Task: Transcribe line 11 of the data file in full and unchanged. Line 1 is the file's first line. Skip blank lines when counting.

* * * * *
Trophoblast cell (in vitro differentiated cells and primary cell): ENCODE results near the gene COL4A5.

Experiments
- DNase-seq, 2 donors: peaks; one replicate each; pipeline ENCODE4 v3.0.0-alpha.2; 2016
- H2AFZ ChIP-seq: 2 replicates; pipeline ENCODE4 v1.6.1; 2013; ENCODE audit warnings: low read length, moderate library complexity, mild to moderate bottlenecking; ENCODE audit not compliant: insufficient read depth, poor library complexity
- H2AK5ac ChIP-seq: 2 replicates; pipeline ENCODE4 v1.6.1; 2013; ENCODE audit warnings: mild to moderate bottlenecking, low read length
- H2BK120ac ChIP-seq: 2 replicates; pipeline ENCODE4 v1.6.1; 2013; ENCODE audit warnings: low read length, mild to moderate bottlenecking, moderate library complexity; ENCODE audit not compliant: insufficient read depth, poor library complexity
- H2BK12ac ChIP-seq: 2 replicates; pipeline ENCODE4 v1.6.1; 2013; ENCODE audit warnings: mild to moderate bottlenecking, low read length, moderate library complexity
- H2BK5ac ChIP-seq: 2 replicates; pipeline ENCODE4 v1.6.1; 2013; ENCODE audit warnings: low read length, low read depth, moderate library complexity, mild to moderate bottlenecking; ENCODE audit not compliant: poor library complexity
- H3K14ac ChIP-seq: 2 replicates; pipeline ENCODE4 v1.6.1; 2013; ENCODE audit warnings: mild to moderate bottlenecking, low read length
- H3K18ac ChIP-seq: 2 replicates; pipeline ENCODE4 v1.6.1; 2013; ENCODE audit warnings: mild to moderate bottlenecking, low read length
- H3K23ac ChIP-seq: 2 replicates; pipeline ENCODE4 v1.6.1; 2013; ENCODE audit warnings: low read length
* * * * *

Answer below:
- H3K23ac ChIP-seq: 2 replicates; pipeline ENCODE4 v1.6.1; 2013; ENCODE audit warnings: low read length